The free energy we get from the sun is 10,000 times what we currently use. Harnessing just 0.01% of what the sun bestows on us is enough to sustain us without resorting to polluting fossil fuels. But how do we tap into all that fee energy? Therein lies the challenge. One bold, new approach is self-replicating solar power. The Sahara Solar Breeder Project is leading the charge, hoping to use the Sahara Desert’s virtually limitless quantities of sand, turning silica into silicon, and ultimately into solar panels. These panels will then be used to power more silica-refining and solar panel factories. And these, in turn, will build more solar panels, thus continuing a self-replicating cycle.
Meeting Half of Our Energy Needs by 2050
By its very nature, the concept of self-replicating solar power promises the potential for exponential growth. Proponents of the Sahara Solar Breeder Project claim that it could provide enough solar power stations to satisfy as much as 50% of our planet’s energy needs by 2050. Solar stations built beyond that could provide the Earth with a surplus of energy.
Technological and Environmental Concerns
The Sahara Desert contains roughly 3.5 million square miles of sand. In terms of silica quality and quantity, this type of sand produces the silicon that’s ideal for the manufacturing of solar cells. Until recently, desert sand has not been used to produce silicon solar panels. Those involved in the project will first need to refine the technology. Engineers will also have to deal with issues of weather and typography when building factories – things like sandstorms and shifting dunes could create serious complications.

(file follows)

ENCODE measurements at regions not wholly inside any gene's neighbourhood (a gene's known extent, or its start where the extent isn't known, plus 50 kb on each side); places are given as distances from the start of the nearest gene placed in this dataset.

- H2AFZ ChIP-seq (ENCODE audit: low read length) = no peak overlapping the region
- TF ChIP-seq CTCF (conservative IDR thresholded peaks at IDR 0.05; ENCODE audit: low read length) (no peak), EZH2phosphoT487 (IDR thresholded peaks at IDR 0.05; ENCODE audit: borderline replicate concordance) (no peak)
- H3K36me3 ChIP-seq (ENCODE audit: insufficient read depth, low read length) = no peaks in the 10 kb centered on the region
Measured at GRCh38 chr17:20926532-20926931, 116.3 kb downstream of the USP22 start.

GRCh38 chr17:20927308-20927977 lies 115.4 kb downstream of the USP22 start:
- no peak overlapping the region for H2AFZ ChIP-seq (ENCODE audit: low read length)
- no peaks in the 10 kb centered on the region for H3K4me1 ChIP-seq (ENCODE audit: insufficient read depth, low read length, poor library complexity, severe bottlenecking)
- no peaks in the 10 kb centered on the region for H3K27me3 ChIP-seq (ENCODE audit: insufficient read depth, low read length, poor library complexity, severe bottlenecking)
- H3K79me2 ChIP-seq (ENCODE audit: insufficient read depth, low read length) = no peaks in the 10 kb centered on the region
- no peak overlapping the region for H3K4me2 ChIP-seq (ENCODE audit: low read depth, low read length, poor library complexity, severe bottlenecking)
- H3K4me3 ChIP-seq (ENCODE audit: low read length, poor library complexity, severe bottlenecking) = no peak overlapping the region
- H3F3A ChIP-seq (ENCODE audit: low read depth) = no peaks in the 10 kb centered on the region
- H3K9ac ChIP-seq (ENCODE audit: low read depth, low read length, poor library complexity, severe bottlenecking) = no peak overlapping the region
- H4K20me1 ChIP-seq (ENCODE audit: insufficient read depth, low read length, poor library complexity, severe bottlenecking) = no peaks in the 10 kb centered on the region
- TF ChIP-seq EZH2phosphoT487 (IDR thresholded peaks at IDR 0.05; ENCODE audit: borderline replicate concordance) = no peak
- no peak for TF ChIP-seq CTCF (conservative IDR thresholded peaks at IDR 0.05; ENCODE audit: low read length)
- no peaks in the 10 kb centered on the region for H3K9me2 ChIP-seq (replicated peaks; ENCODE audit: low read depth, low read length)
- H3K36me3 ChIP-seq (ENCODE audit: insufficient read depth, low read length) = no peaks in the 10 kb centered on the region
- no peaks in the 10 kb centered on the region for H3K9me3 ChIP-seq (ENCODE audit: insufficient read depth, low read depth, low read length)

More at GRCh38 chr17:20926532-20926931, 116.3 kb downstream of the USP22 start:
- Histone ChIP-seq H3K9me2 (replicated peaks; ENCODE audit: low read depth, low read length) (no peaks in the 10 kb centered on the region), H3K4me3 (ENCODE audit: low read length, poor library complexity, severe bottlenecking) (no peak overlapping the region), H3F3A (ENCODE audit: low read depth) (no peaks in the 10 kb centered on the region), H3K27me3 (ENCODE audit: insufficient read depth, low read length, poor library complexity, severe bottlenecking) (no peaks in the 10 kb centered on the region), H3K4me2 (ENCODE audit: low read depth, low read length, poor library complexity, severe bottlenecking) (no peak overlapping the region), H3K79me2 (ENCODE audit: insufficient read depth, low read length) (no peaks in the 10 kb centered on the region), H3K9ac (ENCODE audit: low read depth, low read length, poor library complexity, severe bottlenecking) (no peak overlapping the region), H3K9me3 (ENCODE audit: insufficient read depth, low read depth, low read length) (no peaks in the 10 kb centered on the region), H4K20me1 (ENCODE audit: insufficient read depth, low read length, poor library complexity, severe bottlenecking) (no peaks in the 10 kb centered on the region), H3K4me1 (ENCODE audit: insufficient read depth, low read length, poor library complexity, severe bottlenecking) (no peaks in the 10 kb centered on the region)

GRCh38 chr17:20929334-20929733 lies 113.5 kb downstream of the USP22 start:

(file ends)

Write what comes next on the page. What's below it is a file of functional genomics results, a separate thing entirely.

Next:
Refining Energy Transfer Modalities
Solar-generated energy must ultimately find its way to the everyday user. Isolated solar stations in the desert will need energy-effective ways of transmitting the power produced. One way is to use superconducting power lines cooled by liquid nitrogen. While solving the problem of electricity transfer without significant line losses, superconducting technology is not easy to handle, especially in the desert. Espousing a different approach, the Desertec Foundation notes that superconductors may not be necessary. Instead, they suggest isolated solar facilities could use high-voltage, direct current transmission lines. These would transport electricity over long desert distances to cities and towns that desperately need clean power. With DC lines, transmission losses would be relatively low, amounting to about 3% for every 1,000 kilometers. Without the need for cooling, transmission costs would come in at just under 2 cents per kilowatt-hour.
Self-Replicating Solar Power—on the Moon
Sure, it sounds like something out of a Jules Verne novel, but stranger things have happened. Solar panel systems could be sent to the moon and there, be programmed to copy themselves to create vast arrays of electricity-producing solar systems. The same could be done on Mars to satisfy the growing need for power in support of manned missions. Self-replicating systems (led by robots) could mine the soft lunar or Martian surface for for aluminum, iron, and silicon to create the various parts required for solar plants. To keep things simple for our self-replicating robots, researchers suggest solar panels be made as basic as possible, a must if one plans on building in an environment with limited manufacturing resources. So rather than use hundreds of different screw varieties, the number should be less than half a dozen. And rather than different molds for different parts, why not employ a 3D printer to print them? It’s really not as crazy as it sounds.
Whether in the Sahara Desert, on the moon, or on Mars, Self-Replicating Solar Power represents a bold new solution to help humans fully harness the sun’s limitless potential for energy—without resorting to fossil fuels.